On May 25, 2011, the Supreme Court of Canada released its decision in Masterpiece Inc. v. Alavida Lifestyles Inc., in which it clarified the basic approach for assessing a likelihood of confusion between a registered and unregistered mark and provided confirmation that Canada’s trade-mark regime is based upon first-use.
Masterpiece Inc., a retirement residence operator, had used the trade-name “Masterpiece” and related unregistered trade-marks in Alberta since 2001. In 2005, Alavida Lifestyles Inc., an Ontario company, applied to register the trade-mark MASTERPIECE LIVING in association with similar retirement residence services on the basis of Proposed Use in Canada. Alavida’s MASTERPIECE LIVING application proceeded to registration in 2007. In 2006, Masterpiece Inc. filed applications to register the marks MASTERPIECE and MASTERPIECE LIVING, however these were denied on the basis of Alavida’s previously filed application. Consequently, Masterpiece Inc. commenced proceedings to expunge Alavida’s MASTERPIECE registration based upon prior common law use of MASTERPIECE in Alberta.
Both the Federal Court – Trial Division and the Federal Court of Appeal denied Masterpiece Inc.’s application and upheld Alavida’s registration. These courts found, among other things, that in the absence of any competitive use in the same geographic area there would be no likelihood of confusion. In so doing, the lower Courts adopted an approach that grants exclusive rights to the first registrant of a trade-mark, as opposed to the first user of the mark.
In overturning the Court of Appeal decision, the Supreme Court made it clear that when examining the relationship between a proposed use trade‑mark and an existing unregistered trade‑mark, it is the use of a trade‑mark that confers priority of title and the exclusive right to the trade‑mark. Moreover, the Court clarified that the test for confusion with a registered mark “is based upon the hypothetical assumption that both trade-names and trade-marks are used ‘in the same area’, irrespective of whether this is actually the case.” Hence, the geographic locale in which the unregistered mark is used does not play a role in assessing confusion with a registered mark. Given that registration confers the right to exclusive use of a mark across Canada, the registered mark cannot be confusing with any previously used trade-mark or trade-name.
The Supreme Court also clarified that the confusion test to be applied is one of “first impression”. While factors such as the cost and nature of the goods and services may be relevant, the test to be applied is “a matter of first impression in the mind of a casual consumer somewhat in a hurry who sees the [registered] mark at a time when he or she has no more than an imperfect recollection of the [prior unregistered] trade-mark, and does not pause to give the matter any detailed consideration or scrutiny, nor to examine closely the similarities and differences between the marks.”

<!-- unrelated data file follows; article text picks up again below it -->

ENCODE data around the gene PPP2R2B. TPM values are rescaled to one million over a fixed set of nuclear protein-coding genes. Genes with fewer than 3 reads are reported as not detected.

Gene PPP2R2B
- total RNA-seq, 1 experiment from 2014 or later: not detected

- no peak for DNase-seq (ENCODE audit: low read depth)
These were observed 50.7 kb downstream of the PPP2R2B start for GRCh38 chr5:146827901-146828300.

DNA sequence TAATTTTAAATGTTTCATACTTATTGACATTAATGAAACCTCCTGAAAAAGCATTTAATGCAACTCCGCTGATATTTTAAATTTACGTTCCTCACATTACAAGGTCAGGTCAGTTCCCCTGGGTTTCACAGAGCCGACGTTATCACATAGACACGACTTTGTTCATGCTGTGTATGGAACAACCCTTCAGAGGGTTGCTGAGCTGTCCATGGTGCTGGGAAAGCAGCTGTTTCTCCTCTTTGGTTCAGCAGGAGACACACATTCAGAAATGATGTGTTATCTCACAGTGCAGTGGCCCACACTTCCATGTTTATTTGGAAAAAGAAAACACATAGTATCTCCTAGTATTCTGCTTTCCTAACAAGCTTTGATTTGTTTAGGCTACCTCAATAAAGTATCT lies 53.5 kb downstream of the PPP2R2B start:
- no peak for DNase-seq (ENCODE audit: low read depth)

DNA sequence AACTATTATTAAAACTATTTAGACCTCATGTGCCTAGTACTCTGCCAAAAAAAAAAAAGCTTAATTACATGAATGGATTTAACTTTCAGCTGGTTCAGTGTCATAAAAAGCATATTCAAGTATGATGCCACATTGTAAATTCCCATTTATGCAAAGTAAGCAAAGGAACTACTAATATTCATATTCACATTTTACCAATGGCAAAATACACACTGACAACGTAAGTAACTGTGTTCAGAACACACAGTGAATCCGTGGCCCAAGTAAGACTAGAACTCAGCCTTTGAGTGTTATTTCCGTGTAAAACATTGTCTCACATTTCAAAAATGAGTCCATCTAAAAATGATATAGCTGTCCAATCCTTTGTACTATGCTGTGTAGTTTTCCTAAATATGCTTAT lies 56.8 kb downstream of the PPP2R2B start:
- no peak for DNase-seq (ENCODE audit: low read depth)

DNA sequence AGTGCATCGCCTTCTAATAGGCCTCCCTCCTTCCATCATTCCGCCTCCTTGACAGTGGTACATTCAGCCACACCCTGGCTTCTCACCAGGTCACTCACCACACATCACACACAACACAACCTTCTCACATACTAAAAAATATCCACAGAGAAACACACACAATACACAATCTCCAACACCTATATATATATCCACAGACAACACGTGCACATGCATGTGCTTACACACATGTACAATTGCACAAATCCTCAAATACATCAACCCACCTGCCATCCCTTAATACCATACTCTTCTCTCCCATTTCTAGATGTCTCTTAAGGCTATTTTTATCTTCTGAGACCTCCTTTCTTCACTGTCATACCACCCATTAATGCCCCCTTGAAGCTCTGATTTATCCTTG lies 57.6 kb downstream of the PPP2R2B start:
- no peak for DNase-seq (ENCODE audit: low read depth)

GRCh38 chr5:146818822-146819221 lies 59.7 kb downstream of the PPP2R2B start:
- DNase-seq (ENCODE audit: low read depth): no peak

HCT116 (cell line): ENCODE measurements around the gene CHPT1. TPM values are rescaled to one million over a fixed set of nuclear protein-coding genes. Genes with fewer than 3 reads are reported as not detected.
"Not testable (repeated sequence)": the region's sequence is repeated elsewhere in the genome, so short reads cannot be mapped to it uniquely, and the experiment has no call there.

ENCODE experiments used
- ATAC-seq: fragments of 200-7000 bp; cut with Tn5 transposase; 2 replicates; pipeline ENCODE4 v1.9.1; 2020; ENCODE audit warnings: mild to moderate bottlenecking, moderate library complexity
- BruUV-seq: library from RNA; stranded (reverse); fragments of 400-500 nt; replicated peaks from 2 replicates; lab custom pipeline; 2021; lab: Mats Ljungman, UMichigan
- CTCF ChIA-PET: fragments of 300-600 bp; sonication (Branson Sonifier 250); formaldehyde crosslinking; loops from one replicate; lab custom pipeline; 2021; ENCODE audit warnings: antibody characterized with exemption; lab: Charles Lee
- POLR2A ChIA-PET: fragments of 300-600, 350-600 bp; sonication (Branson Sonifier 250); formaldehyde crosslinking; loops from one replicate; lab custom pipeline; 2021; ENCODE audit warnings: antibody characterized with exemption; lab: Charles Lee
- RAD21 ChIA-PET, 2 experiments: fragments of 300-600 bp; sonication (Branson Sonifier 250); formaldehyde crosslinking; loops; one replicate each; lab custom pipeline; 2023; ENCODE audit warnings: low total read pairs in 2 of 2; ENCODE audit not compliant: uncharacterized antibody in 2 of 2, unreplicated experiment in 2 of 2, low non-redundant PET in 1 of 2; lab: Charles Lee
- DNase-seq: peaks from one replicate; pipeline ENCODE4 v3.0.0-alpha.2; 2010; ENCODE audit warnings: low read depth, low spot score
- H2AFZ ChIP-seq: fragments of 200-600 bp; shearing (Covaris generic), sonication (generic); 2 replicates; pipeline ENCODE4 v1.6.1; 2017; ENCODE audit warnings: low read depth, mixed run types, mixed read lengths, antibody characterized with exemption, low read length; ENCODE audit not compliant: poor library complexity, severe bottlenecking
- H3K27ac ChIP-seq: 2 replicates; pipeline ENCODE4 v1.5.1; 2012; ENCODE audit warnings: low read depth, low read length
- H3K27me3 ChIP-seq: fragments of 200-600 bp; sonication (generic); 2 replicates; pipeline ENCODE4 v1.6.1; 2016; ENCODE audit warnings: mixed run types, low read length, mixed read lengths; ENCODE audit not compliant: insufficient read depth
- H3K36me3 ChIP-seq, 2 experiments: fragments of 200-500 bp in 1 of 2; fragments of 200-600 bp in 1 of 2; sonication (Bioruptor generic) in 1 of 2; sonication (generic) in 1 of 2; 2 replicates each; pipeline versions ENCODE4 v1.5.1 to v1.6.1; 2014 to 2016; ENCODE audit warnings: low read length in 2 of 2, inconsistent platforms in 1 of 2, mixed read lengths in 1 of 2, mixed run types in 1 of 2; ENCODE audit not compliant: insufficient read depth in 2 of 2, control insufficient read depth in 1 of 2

Finally, the Supreme Court noted that the use of expert evidence should be approached with caution so that potentially distracting evidence does not complicate court proceedings. Courts must “fulfill a gatekeeper role” and use their own common sense to determine whether the casual consumer in a hurry would be confused.
The Supreme Court concluded that Alavida’s registration for MASTERPIECE LIVING was invalid given that it was confusing with Masterpiece Inc.’s prior common law use of the trade name and unregistered trade-mark “Masterpiece”, and therefore ordered that it be expunged from the Register of Trade-marks.
The decision of the Supreme Court of Canada is important for several reasons:
First, it confirms that when assessing confusion between registered and unregistered trade-marks, geographic locale is irrelevant because Canada’s trade-mark regime is national in scope. The confusion test must be based on a hypothetical assumption that both trade names and trade-marks are used in the same geographic area, particularly since registration confers upon the owner the right to the exclusive use of the mark throughout Canada.
Second, the decision highlights that registration itself does not confer priority of title to a trade-mark, rather, use of a mark confers trade-mark rights. The Court confirmed that Canada is a first-to-use and not a first-to-file jurisdiction.
Finally, the Court cautioned that costly expert evidence should not be irrelevant and potentially distracting to the court.
This summary was prepared with the assistance of Tanya Treciokas – Carleton University – Master of Arts in Legal Studies